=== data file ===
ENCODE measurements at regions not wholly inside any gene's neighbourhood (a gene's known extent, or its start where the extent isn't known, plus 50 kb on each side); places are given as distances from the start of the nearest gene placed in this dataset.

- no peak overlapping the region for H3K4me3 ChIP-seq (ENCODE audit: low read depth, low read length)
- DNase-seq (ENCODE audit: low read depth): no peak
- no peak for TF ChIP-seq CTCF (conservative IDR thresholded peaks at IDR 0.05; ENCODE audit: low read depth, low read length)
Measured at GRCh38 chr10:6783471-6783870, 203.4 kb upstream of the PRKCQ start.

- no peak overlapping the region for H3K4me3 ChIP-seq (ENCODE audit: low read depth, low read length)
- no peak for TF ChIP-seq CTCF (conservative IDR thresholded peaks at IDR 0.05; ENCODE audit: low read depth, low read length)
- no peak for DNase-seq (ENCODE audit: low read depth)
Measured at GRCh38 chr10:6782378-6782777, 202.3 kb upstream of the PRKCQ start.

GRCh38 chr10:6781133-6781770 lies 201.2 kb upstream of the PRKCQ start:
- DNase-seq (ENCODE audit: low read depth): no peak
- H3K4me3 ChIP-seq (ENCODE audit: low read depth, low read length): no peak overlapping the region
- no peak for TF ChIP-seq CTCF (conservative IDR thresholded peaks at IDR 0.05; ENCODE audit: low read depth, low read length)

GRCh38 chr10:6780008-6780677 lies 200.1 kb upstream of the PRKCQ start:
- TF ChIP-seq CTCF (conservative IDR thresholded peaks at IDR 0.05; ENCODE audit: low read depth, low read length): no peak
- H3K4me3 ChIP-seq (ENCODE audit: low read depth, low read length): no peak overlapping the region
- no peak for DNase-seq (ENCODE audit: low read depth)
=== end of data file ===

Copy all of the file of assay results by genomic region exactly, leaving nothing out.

ENCODE measurements at regions not wholly inside any gene's neighbourhood (a gene's known extent, or its start where the extent isn't known, plus 50 kb on each side); places are given as distances from the start of the nearest gene placed in this dataset.

- no peak overlapping the region for H3K4me3 ChIP-seq (ENCODE audit: low read depth, low read length)
- DNase-seq (ENCODE audit: low read depth): no peak
- no peak for TF ChIP-seq CTCF (conservative IDR thresholded peaks at IDR 0.05; ENCODE audit: low read depth, low read length)
Measured at GRCh38 chr10:6783471-6783870, 203.4 kb upstream of the PRKCQ start.

- no peak overlapping the region for H3K4me3 ChIP-seq (ENCODE audit: low read depth, low read length)
- no peak for TF ChIP-seq CTCF (conservative IDR thresholded peaks at IDR 0.05; ENCODE audit: low read depth, low read length)
- no peak for DNase-seq (ENCODE audit: low read depth)
Measured at GRCh38 chr10:6782378-6782777, 202.3 kb upstream of the PRKCQ start.

GRCh38 chr10:6781133-6781770 lies 201.2 kb upstream of the PRKCQ start:
- DNase-seq (ENCODE audit: low read depth): no peak
- H3K4me3 ChIP-seq (ENCODE audit: low read depth, low read length): no peak overlapping the region
- no peak for TF ChIP-seq CTCF (conservative IDR thresholded peaks at IDR 0.05; ENCODE audit: low read depth, low read length)

GRCh38 chr10:6780008-6780677 lies 200.1 kb upstream of the PRKCQ start:
- TF ChIP-seq CTCF (conservative IDR thresholded peaks at IDR 0.05; ENCODE audit: low read depth, low read length): no peak
- H3K4me3 ChIP-seq (ENCODE audit: low read depth, low read length): no peak overlapping the region
- no peak for DNase-seq (ENCODE audit: low read depth)